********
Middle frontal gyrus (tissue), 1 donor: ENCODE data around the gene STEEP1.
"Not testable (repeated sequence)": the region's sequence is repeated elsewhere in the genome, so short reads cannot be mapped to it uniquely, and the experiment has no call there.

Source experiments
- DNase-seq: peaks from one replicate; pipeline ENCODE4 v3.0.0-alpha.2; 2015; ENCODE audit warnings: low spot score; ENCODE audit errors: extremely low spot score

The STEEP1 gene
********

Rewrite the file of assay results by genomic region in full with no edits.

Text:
Middle frontal gyrus (tissue), 1 donor: ENCODE data around the gene STEEP1.
"Not testable (repeated sequence)": the region's sequence is repeated elsewhere in the genome, so short reads cannot be mapped to it uniquely, and the experiment has no call there.

Source experiments
- DNase-seq: peaks from one replicate; pipeline ENCODE4 v3.0.0-alpha.2; 2015; ENCODE audit warnings: low spot score; ENCODE audit errors: extremely low spot score

The STEEP1 gene